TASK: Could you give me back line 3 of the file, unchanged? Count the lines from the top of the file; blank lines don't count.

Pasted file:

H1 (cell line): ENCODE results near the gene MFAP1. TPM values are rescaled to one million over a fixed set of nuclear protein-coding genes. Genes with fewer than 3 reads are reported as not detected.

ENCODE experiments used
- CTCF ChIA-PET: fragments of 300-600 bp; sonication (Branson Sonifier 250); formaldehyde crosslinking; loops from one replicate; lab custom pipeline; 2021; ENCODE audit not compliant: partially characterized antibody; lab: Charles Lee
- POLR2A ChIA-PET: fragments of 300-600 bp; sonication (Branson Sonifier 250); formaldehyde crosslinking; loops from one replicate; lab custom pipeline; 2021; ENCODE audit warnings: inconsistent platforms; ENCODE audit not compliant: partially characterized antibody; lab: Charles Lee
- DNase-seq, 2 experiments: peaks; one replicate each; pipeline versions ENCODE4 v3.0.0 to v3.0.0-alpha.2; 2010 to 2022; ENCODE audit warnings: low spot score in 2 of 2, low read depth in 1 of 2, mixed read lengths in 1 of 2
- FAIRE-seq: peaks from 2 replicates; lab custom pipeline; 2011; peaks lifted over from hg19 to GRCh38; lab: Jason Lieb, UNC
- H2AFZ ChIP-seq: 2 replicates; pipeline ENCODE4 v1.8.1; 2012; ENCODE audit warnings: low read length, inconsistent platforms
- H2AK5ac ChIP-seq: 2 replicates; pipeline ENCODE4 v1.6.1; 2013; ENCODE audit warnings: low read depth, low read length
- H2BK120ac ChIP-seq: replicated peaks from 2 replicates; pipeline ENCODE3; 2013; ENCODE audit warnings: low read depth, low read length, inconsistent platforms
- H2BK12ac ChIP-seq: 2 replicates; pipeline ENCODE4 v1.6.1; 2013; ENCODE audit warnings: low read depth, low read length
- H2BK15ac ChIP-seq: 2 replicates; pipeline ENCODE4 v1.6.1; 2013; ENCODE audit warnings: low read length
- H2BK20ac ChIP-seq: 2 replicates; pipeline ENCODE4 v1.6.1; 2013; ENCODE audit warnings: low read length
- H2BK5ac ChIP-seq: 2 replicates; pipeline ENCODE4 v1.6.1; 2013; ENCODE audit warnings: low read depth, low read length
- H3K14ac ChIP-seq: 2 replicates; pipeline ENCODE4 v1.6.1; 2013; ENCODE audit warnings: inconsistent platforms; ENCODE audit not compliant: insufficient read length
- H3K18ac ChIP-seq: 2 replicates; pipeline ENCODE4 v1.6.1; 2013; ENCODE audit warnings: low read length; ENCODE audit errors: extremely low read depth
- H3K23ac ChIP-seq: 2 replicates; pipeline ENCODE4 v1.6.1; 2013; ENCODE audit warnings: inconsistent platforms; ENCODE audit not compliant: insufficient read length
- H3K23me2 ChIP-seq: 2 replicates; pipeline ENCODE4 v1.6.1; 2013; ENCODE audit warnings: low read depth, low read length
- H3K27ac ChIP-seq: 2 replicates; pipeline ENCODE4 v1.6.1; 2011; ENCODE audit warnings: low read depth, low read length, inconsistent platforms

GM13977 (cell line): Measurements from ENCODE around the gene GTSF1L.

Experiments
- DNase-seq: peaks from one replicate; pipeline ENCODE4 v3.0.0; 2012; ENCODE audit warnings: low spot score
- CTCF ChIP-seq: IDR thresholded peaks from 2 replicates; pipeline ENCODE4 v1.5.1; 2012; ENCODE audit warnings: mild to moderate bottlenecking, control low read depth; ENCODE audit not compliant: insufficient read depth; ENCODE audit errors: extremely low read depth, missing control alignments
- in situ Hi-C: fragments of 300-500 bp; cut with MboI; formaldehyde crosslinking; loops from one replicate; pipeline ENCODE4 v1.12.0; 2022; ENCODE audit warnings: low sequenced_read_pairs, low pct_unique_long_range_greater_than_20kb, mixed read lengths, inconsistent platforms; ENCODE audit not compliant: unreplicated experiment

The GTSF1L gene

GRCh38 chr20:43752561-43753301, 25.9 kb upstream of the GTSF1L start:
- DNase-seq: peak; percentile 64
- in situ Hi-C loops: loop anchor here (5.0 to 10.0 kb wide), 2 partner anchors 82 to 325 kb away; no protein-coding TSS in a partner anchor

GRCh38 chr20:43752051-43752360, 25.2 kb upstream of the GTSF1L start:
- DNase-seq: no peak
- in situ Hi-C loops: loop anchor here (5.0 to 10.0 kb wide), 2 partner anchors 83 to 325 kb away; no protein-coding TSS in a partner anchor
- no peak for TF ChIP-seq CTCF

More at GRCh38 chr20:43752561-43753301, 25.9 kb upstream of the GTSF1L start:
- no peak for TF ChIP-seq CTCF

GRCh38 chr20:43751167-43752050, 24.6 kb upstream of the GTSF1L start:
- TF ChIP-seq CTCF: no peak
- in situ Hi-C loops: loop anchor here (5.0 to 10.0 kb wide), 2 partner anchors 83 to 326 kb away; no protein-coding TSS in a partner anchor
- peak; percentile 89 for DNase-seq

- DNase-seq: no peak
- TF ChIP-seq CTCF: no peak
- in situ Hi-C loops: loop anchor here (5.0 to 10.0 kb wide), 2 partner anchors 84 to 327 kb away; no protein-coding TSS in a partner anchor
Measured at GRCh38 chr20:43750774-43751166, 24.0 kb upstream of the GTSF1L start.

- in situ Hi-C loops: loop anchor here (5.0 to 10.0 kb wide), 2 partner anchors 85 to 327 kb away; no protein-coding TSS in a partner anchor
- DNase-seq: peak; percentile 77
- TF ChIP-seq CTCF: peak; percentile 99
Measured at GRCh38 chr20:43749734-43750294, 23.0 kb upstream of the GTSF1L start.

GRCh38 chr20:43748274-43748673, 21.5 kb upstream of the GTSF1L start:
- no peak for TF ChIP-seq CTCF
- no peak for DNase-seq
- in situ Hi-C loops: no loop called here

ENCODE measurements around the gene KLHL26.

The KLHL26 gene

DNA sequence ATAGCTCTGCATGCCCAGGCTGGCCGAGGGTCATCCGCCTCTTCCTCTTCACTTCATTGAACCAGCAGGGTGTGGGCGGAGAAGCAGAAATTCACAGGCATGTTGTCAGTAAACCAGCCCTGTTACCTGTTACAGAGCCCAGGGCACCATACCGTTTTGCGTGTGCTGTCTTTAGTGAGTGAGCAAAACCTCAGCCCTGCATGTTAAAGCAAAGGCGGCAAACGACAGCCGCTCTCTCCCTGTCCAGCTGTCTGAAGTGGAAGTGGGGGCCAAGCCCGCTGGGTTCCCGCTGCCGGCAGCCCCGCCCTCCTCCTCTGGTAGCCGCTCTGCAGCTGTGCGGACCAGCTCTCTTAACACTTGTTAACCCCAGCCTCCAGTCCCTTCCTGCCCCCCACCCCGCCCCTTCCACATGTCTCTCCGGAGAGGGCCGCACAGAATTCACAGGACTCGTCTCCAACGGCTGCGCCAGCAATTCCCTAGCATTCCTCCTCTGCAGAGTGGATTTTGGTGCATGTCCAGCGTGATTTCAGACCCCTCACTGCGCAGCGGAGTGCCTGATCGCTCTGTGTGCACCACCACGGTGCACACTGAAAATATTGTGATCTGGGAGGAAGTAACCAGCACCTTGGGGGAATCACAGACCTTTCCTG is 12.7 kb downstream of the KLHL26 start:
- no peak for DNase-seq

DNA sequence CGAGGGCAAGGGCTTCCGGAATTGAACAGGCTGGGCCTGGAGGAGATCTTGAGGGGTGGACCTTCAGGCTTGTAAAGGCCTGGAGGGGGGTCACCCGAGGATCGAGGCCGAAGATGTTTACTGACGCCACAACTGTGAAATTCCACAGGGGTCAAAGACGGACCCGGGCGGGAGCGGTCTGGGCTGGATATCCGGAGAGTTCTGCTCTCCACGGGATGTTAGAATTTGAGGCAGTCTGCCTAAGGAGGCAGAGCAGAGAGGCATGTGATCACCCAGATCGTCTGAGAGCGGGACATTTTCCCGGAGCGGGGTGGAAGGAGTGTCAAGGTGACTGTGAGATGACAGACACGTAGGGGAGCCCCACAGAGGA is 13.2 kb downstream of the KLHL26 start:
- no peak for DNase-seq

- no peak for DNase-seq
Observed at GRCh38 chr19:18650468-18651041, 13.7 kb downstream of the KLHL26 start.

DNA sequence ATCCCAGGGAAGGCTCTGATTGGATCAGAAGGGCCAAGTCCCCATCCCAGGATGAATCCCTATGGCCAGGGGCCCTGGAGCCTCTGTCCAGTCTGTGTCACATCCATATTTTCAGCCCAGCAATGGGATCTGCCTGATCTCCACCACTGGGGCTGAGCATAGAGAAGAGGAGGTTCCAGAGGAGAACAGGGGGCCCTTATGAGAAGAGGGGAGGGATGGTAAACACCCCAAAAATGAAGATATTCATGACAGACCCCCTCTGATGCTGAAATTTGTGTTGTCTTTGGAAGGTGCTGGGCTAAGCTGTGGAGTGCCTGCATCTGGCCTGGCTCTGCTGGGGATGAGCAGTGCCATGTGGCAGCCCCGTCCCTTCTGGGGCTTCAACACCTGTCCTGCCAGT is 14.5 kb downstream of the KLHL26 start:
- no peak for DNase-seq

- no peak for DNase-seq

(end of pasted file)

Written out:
- CTCF ChIA-PET: fragments of 300-600 bp; sonication (Branson Sonifier 250); formaldehyde crosslinking; loops from one replicate; lab custom pipeline; 2021; ENCODE audit not compliant: partially characterized antibody; lab: Charles Lee